Don’t misunderstand me. I’m all for innovation. I bet the first automatic pistol makers faced a chorus of derision from the old-school revolver crowd, just like the pioneers of everything else (including odd calibers, modular chassis designs, polymer frames, etc.). Without innovation, we’d all still be protecting ourselves with sharpened sticks.
Still, when I do trip over guns that don’t work, I want to fix the problems. This feeling is amplified with the Boberg, because I want a gun that runs like the Boberg.
Yet this is a pistol that’s being sold for concealed carry. If I could find a carry round that functioned flawlessly, every time, one that feeds and extracts and doesn’t separate bullets form their cases, then I’d carry it. How many rounds would I have to put through the gun before I made such a pronouncement? I think 500 would do. I’d prefer 1,000, but I think I could realistically live with 500. 500 rounds, sequentially, no failures.
We didn’t get that. This isn’t to say that we couldn’t have, had we kept experimenting. But finding that perfect round could be an expensive quest. And remember the Boberg’s predecessors. There are lots of guns out there that can handle hundreds and hundreds of rounds without failing. Thousands, even.
I went to two competing big-box outlets, and three gun stores. I raided my personal stash of ammo, too, and managed to find compatible list ammo, incompatible list ammo, and ammo that wasn’t on the list.
The most effective brand we could find was Monarch 115 grain FMJ. While I wouldn’t chose this as a carry round, it performed very well from the XR9-S (only 5 failures in 200 rounds). In all the rounds we shot, we didn’t have a single brand that ran flawlessly.
Let’s talk through some of the gun’s less controversial features. The stats are a good place to start. The total overall length is just 5.1 inches. It has a 3.5 inch barrel. It comes in under an inch wide, too. This puts the Boberg in line with sub-compact 9mm pistols, yet it performs more like a compact. The extra barrel length, buried as it is, offers a nominal increase in muzzle velocity.
The magazine holds 7 rounds. When it is empty, the XR9-S weighs in just over a pound. It is light, compact, thin, and holds more than a typical revolver. All told, there’s a lot there to consider.
The trigger pull on the Boberg is long. It is designed that way. There is a short pull trigger available for those of you who don’t cotton to intentional pulls on concealed carry guns. Even with the long pull, or maybe precisely because of it, I found it easy enough to stage shots. You pull back and a paddle rocks back at the rear of the slide. That paddle is the hammer. It opens up and then snaps back, slapping the pin. And the trigger itself is wide, which simply feels good on the finger.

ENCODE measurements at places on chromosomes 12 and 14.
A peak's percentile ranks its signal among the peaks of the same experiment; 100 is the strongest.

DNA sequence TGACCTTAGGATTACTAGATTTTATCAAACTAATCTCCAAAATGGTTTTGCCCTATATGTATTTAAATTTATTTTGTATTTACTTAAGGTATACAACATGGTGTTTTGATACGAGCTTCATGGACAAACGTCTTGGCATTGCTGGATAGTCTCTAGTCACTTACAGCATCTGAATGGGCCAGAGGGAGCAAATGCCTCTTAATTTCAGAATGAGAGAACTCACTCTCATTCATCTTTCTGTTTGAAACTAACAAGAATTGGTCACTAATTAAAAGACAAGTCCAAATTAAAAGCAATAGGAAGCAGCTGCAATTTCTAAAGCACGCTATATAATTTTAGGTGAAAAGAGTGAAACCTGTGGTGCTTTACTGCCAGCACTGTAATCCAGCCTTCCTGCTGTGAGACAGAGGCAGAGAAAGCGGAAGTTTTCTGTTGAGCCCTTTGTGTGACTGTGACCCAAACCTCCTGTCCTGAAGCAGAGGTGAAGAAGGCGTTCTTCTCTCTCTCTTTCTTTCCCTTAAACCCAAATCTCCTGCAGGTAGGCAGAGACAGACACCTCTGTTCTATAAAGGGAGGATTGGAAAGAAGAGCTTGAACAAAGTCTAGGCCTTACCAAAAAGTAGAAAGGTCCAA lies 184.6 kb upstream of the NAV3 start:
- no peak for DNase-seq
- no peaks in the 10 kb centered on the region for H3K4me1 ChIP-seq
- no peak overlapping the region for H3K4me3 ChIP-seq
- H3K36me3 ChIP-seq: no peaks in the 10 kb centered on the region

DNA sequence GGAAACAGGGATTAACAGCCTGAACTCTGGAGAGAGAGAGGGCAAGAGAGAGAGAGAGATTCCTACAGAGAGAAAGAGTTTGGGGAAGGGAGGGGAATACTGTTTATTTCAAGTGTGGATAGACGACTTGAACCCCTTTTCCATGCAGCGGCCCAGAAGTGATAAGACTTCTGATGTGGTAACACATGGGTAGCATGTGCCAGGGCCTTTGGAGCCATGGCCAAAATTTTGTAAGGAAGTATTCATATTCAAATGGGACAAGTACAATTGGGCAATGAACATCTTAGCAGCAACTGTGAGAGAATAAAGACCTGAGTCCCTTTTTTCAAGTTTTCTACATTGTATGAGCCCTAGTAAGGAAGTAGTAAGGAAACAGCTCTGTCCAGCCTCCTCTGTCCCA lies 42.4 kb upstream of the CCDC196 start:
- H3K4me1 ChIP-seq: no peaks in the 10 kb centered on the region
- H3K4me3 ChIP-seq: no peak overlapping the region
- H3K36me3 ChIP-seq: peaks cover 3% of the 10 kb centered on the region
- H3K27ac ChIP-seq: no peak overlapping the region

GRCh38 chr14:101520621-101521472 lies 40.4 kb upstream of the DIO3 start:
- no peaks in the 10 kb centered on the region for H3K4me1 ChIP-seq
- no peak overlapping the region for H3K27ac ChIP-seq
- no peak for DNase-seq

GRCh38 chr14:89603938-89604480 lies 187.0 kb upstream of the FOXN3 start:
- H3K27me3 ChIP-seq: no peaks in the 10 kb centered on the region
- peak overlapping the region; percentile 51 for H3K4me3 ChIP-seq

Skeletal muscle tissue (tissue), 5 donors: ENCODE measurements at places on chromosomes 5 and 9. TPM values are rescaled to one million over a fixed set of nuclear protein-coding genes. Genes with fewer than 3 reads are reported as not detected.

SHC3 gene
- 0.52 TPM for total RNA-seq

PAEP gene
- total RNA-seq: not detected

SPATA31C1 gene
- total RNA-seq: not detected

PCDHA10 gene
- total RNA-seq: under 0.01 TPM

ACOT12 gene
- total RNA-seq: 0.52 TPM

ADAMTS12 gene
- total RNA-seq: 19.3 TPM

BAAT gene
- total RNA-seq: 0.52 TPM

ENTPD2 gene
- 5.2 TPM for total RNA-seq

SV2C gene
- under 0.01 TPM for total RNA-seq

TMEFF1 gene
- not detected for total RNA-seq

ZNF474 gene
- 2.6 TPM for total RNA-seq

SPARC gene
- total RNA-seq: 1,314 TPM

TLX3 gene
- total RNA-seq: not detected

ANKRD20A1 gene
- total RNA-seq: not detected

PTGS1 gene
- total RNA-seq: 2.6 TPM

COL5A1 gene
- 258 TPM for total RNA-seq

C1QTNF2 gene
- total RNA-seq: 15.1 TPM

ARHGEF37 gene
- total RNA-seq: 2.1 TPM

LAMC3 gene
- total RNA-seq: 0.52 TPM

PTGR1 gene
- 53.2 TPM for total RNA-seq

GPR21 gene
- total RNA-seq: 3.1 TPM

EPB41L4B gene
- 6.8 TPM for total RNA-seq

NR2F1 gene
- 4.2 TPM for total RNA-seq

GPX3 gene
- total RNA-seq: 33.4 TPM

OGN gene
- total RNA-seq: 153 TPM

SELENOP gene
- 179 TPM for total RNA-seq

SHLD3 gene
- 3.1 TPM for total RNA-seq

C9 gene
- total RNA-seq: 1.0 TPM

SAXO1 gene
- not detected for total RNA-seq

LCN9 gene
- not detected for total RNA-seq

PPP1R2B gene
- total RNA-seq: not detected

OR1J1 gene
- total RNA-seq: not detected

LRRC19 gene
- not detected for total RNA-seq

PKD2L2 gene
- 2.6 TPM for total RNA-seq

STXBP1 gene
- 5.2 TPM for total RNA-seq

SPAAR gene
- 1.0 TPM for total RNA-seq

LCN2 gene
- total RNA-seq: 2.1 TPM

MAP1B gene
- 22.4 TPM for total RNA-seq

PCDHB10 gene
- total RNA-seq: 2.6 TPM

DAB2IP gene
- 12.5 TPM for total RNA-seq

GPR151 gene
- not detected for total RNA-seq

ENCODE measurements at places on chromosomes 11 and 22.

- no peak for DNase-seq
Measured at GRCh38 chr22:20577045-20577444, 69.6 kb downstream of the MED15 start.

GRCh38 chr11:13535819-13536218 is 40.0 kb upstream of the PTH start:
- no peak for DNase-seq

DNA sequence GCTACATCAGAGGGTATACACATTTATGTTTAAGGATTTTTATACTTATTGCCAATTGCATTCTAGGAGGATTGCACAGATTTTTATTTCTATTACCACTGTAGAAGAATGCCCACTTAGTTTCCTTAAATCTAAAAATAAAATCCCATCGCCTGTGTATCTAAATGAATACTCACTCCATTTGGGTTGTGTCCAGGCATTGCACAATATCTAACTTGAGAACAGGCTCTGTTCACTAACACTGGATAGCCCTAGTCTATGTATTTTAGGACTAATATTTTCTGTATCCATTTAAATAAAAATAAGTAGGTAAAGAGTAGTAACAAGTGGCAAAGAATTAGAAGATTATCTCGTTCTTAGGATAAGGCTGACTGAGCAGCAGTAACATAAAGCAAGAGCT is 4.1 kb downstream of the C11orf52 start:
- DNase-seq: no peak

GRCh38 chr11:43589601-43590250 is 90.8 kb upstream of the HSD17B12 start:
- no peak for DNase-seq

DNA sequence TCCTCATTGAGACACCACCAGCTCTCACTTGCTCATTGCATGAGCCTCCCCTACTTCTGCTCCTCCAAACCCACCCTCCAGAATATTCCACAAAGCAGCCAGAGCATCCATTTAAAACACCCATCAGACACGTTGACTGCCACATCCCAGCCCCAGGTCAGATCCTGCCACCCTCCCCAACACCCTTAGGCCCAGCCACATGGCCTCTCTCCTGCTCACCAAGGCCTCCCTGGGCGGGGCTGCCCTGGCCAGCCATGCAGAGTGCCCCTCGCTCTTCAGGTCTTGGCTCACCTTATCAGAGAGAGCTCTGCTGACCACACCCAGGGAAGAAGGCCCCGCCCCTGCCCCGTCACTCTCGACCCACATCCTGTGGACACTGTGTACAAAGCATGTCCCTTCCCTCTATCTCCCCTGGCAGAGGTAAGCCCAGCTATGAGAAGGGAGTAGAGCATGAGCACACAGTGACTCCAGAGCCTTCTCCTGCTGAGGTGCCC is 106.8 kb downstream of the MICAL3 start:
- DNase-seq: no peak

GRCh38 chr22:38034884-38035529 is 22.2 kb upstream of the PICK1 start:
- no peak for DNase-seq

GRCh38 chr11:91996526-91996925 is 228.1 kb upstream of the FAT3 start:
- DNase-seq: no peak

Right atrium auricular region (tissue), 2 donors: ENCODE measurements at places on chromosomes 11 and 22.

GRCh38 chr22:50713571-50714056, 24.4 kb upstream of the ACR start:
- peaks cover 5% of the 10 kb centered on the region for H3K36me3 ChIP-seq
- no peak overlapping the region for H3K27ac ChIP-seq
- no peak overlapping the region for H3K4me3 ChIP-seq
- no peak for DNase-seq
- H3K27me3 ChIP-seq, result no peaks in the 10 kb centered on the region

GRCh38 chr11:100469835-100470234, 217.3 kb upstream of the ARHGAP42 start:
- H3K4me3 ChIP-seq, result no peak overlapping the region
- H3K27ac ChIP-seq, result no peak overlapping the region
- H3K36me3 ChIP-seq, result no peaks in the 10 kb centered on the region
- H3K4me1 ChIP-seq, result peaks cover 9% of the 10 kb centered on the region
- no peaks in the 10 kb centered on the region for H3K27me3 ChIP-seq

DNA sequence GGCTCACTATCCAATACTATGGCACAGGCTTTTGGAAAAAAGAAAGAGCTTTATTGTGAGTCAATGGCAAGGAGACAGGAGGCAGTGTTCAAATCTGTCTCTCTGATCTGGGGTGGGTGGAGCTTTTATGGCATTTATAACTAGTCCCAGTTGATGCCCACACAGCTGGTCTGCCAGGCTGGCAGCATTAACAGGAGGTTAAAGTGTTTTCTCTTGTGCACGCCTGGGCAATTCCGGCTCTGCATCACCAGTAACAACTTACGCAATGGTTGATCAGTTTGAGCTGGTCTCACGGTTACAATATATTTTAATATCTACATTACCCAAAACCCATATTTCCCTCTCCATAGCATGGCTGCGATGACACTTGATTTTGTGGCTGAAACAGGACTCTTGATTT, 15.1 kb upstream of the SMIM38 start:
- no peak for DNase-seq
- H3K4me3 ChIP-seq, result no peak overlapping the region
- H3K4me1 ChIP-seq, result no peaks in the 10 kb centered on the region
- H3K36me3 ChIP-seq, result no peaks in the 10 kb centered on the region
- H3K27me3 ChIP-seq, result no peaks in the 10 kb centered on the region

There are no external safeties. This is a plus for concealed carry, in my opinion. The rest of the gun is meant for carry, too. The sights are low and snag free, and adjustable. The grip is thin, textured well, and keeps in line with the guns thin profile. The controls are all accessible, though I had to practice with the mag drop, repeatedly, before I got comfortable with the motion (I have to shift my palm off the grip, slightly, to hit the button).
After all of the shooting, there was only one other thing I’d point to as a potential area of concern–and that is how you grip the pistol. Watch your off hand. If you get a solid two hand grip on this, be sure you are clear of the barrel. I can’t hold it like I’d hold a traditional pistol. Instead, I hold it more like I’d hold a revolver. It is just safer. But when I get moving fast, and draw from concealment, I find that my left hand creeps forward. While I have yet to hurt myself with this gun, I can see how easily it would be possible.
In the end
You have to check this out. It is worth it. The XR9-S in the two-tone finish sells for $1,049. I’m here to say that this is something you have to experince, if only to know what is actually possible. Can I endorse it for actual carry? Of course–if you have the right personality. If you are one who trains hard, if you compulsively maintain your guns, and study ammo eccentricity–this is your platform.
The rest of us–where does the Boberg fit for us? Competition perhaps? The speed of the Boberg, and the flat shooting accuracy would be great in any practical pistol competition. And if you have a failure then, the world will continue to turn.
But for concealed carry? Out of the box, this gun ran great. Yet the issues we experienced were confidence crushing and serious. Jams were inconsistent, and harder to clear than they would be on some traditional pistols. I don’t know what to say about this, other than this–you will have to accept the Boberg for what it is, find the ammo it likes, and train like crazy before you carry this off the range.